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Georgian Maritime Sector Transformation through EU support


Proper development of the country’s Black Sea region is a contributing factor not only to the economic or social development of the port cities but of the country as a whole. Georgia has been actively involved in the maritime sector for a few years – foreign investments are being attracted, Georgian seafarers are operating on ships sailing under the flags of different countries, research activities are being carried out, more young people get interested in this field. One of the clear examples of this is Nanuka Tsereteli, a student of Batumi State Maritime Academy. Her love for the profession brought her from Tbilisi to Batumi. She says it was a tough decision to make, but in the end, her commitment and determination won out:

Being a seafarer requires a lot of emotional balance and courage, especially for a female seafarer which is quite a new concept. It was a big challenge for me too. When I started my studies at Batumi State Maritime Academy I was excited with the fact that our simulators are 90% reality-based, which is very important,” said Nanuka.

Georgia has the greatest potential in the maritime field – there are about 12,600 sailors in the country, whose contribution to the budget is around half a billion GEL annually.

Around 80% of goods in the world are being transported by sea. According to 2019 data, there was a record increase in the amount of containerized goods in the country (43%). The purpose and function of the ports were clearly showcased during the coronavirus pandemic, when the basic vital resources were imported to the country uninterruptedly by ships.

However, a few years ago it was a different story – the sector was quite underdeveloped in the country, there was a clear need for change. The new steps in the industry were initiated with the support of the European Union. Ever since first appearing on the scene, The European Maritime Safety Agency (EMSA) has been promoting the development of maritime transport in Georgia for a few years now. Within the framework of projects funded by the European Commission and EMSA, Georgia benefits in terms of both human and technical resources. The mission is clear – quality implementation of EU standards in the field of maritime transport.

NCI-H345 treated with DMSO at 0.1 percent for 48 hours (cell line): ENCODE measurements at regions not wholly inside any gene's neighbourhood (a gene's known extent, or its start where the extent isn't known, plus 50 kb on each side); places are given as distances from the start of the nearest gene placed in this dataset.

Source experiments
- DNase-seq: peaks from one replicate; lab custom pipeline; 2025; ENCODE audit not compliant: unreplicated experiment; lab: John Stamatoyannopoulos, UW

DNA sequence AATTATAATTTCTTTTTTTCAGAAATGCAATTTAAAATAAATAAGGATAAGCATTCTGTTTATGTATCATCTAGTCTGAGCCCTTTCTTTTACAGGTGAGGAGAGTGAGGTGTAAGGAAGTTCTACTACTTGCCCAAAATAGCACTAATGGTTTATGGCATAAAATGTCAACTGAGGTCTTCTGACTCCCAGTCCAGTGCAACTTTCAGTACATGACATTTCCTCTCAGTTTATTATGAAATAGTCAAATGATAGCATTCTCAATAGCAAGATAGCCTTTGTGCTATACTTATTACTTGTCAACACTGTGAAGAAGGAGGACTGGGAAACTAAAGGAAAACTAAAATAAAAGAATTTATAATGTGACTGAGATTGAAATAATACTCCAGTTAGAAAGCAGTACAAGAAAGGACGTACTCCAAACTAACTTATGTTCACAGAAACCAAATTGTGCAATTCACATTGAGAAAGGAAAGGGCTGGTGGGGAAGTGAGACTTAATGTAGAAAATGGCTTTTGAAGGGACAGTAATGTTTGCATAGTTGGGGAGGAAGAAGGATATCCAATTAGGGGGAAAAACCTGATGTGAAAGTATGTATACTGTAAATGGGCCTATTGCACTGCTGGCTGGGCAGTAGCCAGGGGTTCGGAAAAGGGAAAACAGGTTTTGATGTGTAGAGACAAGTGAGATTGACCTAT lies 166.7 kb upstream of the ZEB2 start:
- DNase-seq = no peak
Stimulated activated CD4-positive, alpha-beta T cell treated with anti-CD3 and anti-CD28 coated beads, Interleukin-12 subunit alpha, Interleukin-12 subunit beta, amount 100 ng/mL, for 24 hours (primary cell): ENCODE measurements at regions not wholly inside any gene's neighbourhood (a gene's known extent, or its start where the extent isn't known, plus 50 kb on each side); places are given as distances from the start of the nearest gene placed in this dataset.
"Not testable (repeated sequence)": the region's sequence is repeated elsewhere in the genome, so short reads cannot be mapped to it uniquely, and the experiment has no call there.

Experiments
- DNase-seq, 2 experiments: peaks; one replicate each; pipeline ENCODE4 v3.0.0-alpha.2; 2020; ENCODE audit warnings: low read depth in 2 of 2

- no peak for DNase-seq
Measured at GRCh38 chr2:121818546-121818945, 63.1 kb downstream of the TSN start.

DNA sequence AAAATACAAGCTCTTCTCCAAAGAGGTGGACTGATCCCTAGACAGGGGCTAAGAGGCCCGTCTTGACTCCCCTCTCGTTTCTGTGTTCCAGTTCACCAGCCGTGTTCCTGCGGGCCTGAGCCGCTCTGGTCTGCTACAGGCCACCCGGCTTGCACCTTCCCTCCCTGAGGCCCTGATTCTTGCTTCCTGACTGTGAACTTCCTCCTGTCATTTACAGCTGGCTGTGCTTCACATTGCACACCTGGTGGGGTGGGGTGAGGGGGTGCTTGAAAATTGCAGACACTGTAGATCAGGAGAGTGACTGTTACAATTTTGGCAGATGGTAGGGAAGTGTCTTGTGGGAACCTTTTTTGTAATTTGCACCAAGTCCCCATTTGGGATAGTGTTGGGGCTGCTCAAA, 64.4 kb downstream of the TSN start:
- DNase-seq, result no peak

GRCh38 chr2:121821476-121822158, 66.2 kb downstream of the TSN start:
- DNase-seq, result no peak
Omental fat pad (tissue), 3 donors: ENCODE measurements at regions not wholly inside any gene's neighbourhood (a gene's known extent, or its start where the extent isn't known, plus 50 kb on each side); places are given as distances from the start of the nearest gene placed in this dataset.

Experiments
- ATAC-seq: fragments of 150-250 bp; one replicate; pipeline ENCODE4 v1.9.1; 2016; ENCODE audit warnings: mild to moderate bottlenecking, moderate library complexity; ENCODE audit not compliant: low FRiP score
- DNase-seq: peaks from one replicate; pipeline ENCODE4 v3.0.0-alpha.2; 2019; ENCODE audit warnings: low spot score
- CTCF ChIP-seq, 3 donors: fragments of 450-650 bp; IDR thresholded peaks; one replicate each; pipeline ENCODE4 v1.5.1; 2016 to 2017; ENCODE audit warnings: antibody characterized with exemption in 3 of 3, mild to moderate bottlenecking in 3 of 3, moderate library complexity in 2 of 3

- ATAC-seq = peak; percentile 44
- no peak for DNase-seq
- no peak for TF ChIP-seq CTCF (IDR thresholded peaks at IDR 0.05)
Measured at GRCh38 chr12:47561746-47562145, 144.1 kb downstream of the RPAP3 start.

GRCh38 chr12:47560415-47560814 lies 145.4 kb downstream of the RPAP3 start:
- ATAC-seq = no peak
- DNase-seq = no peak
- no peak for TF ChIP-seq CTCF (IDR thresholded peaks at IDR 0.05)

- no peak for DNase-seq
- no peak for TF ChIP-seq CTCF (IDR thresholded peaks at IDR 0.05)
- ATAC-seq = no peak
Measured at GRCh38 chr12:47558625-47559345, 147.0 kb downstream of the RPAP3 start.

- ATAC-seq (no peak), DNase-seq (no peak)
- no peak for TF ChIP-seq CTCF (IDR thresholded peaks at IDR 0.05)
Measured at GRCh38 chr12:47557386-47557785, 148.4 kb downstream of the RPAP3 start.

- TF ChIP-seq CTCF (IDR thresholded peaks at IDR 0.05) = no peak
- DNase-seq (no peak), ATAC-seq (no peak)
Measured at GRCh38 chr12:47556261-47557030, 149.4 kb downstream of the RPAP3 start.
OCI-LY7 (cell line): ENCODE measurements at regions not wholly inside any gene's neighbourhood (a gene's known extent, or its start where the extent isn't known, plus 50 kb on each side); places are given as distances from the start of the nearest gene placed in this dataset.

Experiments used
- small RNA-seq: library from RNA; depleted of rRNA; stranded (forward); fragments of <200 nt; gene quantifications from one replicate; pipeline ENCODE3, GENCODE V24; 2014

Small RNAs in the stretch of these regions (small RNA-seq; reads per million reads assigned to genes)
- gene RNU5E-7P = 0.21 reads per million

In recent years, the country has undergone a number of drastic changes in this field. In particular, as a result of the audit of the seafarers’ education and certification system, starting from 2014 Georgian seafarers have the right to be employed without restrictions on the ships registered under the flags of EU member states. If before 2014 Georgian seafarers operated mainly on the ships of two European countries – Malta and Cyprus, today they are employed on the ships of countries such as Italy, Portugal, Greece and many more.

“The recognition of Georgian seafarers’ competency certificates was suspended in 2010. With the support of the European Union, it took us three years to implement the necessary reforms in the maritime field, both administratively and academically. We opened a training centre, conducted trainings and as a result regained recognition, which allowed Georgian seafarers to return to EU-flagged vessels. But that’s not where we stop, we continue moving forward step by step”, said Irakli Sharabidze, Rector of the Batumi State Maritime Academy.